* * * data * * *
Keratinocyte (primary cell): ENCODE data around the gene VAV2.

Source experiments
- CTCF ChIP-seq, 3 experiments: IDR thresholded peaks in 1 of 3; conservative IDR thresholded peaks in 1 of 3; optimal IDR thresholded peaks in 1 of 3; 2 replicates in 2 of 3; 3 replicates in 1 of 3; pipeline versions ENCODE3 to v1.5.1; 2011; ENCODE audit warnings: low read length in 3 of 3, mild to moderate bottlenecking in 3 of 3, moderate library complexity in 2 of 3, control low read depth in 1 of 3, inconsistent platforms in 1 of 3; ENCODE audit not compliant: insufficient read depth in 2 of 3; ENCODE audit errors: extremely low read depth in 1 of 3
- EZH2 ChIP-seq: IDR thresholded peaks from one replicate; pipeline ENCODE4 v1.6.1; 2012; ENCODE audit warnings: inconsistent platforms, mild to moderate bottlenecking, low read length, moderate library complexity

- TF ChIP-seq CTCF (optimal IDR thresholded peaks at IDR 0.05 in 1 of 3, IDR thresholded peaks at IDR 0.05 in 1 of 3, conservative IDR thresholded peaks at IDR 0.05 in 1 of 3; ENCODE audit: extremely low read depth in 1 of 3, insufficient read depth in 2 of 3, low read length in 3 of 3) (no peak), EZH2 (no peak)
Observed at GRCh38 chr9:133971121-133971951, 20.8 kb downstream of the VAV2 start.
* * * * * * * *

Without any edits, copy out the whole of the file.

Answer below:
Keratinocyte (primary cell): ENCODE data around the gene VAV2.

Source experiments
- CTCF ChIP-seq, 3 experiments: IDR thresholded peaks in 1 of 3; conservative IDR thresholded peaks in 1 of 3; optimal IDR thresholded peaks in 1 of 3; 2 replicates in 2 of 3; 3 replicates in 1 of 3; pipeline versions ENCODE3 to v1.5.1; 2011; ENCODE audit warnings: low read length in 3 of 3, mild to moderate bottlenecking in 3 of 3, moderate library complexity in 2 of 3, control low read depth in 1 of 3, inconsistent platforms in 1 of 3; ENCODE audit not compliant: insufficient read depth in 2 of 3; ENCODE audit errors: extremely low read depth in 1 of 3
- EZH2 ChIP-seq: IDR thresholded peaks from one replicate; pipeline ENCODE4 v1.6.1; 2012; ENCODE audit warnings: inconsistent platforms, mild to moderate bottlenecking, low read length, moderate library complexity

- TF ChIP-seq CTCF (optimal IDR thresholded peaks at IDR 0.05 in 1 of 3, IDR thresholded peaks at IDR 0.05 in 1 of 3, conservative IDR thresholded peaks at IDR 0.05 in 1 of 3; ENCODE audit: extremely low read depth in 1 of 3, insufficient read depth in 2 of 3, low read length in 3 of 3) (no peak), EZH2 (no peak)
Observed at GRCh38 chr9:133971121-133971951, 20.8 kb downstream of the VAV2 start.